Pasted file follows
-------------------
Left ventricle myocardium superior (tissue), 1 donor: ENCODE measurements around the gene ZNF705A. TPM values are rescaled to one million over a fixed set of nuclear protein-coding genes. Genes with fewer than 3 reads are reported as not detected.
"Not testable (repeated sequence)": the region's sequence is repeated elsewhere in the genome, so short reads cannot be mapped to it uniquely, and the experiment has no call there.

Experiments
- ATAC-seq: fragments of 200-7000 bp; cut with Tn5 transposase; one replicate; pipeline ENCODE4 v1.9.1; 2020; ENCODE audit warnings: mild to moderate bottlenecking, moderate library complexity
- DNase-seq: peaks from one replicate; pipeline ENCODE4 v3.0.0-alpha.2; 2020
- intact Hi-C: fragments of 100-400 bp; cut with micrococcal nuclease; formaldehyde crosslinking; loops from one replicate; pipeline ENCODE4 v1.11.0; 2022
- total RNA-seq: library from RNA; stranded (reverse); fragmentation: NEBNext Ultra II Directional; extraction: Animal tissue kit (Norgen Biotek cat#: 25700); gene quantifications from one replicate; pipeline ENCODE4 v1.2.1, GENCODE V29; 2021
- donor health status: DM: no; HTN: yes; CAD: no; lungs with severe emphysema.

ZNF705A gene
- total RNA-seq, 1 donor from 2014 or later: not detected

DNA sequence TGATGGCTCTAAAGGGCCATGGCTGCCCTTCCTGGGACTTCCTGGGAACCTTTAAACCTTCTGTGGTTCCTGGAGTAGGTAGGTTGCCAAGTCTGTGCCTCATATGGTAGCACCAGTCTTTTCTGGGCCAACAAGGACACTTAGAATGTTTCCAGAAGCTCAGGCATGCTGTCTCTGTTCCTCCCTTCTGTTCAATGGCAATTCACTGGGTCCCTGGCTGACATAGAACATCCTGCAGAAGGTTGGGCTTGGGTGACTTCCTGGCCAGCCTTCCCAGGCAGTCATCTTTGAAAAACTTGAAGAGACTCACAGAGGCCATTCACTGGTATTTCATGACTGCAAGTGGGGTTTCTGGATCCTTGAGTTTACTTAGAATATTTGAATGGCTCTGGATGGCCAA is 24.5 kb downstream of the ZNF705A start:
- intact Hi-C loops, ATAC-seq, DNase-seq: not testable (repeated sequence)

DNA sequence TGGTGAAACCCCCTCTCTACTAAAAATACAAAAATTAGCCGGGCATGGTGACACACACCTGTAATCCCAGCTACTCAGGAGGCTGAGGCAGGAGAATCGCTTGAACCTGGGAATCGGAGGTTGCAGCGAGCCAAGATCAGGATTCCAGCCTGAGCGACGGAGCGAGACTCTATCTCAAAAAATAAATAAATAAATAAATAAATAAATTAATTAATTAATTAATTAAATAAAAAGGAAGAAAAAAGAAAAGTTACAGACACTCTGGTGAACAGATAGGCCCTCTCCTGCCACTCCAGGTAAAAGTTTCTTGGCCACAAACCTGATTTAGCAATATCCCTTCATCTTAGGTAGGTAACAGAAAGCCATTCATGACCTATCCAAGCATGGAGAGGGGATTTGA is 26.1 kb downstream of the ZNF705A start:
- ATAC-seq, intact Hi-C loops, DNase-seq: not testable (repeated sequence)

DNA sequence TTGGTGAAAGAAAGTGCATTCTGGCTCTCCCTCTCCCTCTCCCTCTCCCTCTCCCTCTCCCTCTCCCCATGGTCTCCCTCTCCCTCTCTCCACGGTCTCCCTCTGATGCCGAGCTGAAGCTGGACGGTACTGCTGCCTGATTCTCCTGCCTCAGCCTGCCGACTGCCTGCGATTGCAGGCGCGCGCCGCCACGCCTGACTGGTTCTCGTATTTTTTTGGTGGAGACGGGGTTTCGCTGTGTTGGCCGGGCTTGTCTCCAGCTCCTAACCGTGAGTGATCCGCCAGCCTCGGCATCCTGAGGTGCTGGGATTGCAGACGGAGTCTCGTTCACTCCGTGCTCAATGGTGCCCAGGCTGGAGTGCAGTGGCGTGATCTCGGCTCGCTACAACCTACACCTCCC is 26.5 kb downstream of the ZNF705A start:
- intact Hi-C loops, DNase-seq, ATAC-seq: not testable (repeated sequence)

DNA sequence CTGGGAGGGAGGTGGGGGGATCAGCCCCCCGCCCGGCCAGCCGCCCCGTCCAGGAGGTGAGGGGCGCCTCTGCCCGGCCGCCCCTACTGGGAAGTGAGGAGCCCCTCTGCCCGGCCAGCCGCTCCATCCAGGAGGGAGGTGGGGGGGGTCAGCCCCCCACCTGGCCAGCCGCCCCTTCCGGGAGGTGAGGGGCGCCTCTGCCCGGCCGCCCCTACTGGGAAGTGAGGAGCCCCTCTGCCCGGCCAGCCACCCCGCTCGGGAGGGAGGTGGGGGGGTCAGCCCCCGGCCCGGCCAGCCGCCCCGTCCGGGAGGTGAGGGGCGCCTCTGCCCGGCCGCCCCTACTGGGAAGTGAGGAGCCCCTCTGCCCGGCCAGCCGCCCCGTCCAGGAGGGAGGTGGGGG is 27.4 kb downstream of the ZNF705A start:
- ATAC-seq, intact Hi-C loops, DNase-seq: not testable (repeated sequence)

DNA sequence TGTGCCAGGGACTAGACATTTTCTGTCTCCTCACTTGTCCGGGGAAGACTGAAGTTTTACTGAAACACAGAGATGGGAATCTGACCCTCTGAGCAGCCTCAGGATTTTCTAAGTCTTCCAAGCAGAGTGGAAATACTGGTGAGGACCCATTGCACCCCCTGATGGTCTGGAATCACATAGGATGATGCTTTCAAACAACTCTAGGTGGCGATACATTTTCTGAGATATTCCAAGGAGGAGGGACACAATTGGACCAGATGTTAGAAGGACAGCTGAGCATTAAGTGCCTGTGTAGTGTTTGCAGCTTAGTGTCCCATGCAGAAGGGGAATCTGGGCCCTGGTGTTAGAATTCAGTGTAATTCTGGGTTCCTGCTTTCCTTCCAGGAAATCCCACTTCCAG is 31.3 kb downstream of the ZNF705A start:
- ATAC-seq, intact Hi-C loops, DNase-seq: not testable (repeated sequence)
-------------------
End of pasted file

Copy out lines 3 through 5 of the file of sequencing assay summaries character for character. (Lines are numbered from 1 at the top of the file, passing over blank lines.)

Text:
Experiments
- ATAC-seq: fragments of 200-7000 bp; cut with Tn5 transposase; one replicate; pipeline ENCODE4 v1.9.1; 2020; ENCODE audit warnings: mild to moderate bottlenecking, moderate library complexity
- DNase-seq: peaks from one replicate; pipeline ENCODE4 v3.0.0-alpha.2; 2020